Tattooing is often used in the initial stages of prominent ear correction. Whether it is performed to mark the proposed position of the anthelix and crura or to indicate cartilage incisions or existing folds, it commonly involves the use of a Simms needle dabbed in gentian violet, which is passed through the pinna and then dabbed again on the post-auricular surface before being withdrawn. Although this produces a reliable cartilage tattoo it does require an assistant and it may disperse ink on both skin surfaces obscuring skin markings.
A simpler method involves the use of a straight silk suture. The suture is cut short leaving only a centimetre of silk attached. The short strand of silk only is then dipped in gentian violet stain. The needle is then passed through the pinna at the proposed points as usual, but then pulled all the way through allowing the silk to tattoo the cartilage in a controlled manner leaving a discrete skin mark.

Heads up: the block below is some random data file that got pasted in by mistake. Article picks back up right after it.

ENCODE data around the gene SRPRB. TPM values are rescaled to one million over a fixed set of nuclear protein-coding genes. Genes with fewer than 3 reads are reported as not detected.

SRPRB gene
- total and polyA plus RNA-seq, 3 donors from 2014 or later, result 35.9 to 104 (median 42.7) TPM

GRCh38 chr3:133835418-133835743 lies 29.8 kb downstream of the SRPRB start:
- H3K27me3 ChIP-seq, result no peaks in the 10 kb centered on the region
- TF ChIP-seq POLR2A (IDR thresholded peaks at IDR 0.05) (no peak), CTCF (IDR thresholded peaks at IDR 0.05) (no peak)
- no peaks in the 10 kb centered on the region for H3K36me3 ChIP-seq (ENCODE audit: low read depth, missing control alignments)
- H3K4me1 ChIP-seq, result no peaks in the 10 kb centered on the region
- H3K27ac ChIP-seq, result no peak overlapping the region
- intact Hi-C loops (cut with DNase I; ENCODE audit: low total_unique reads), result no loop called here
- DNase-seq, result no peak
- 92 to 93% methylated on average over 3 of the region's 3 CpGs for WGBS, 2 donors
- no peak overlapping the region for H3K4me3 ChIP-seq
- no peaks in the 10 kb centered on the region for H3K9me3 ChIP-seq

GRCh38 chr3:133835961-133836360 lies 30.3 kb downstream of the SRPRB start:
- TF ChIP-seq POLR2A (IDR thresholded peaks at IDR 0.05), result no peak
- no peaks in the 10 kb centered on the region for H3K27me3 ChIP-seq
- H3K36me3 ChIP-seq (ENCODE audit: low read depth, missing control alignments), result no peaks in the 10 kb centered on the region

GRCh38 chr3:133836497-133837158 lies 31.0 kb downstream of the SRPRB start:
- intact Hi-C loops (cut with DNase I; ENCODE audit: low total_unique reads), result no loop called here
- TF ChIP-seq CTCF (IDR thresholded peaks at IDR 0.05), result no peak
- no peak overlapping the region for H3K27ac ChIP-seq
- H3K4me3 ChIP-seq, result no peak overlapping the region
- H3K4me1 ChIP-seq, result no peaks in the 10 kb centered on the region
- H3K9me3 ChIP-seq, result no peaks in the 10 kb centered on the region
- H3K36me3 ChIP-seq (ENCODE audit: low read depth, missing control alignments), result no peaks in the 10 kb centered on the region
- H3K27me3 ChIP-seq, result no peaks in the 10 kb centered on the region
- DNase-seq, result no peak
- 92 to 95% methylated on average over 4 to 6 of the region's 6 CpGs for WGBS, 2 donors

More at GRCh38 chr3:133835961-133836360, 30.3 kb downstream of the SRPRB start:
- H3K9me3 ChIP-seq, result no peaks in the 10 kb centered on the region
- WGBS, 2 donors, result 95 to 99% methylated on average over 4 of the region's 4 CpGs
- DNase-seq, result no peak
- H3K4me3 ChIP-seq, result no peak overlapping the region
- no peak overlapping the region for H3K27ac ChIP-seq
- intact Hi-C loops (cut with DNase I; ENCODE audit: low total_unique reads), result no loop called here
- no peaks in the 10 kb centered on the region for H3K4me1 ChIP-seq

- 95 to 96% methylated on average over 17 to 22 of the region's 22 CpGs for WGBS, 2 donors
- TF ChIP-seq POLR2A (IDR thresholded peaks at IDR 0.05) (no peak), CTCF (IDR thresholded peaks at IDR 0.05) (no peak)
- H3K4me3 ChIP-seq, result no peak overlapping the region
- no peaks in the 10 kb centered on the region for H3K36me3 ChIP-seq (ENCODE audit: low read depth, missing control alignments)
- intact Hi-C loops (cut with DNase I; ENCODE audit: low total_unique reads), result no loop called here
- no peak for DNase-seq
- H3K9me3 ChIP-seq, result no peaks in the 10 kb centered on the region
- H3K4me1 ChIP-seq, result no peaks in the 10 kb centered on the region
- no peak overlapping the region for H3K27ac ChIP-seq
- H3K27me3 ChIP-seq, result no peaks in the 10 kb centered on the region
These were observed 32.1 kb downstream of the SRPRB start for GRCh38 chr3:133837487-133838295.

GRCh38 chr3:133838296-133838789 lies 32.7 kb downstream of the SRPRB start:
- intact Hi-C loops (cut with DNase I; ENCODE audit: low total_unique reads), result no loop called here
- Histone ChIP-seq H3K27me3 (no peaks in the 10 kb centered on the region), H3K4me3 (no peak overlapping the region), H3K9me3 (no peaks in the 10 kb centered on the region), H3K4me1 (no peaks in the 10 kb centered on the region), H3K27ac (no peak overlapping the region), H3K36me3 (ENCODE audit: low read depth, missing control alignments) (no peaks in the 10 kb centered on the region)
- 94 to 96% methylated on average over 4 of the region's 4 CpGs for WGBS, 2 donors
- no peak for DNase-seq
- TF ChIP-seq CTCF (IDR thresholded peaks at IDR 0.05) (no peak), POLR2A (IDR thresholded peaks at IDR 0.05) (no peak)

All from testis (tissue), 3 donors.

We have found this method can be performed single-handed. It produces clean and accurate tattoo marks.
I. Al-Basri, Associate Specialist
Plastic and Reconstructive Surgery, Wexham Park Hospital, Slough, UK
V. Rose, Specialist Registrar
St Andrews Centre for Plastic and Reconstructive Surgery, Chelmsford, UK.
© 2003 Published by Elsevier Inc.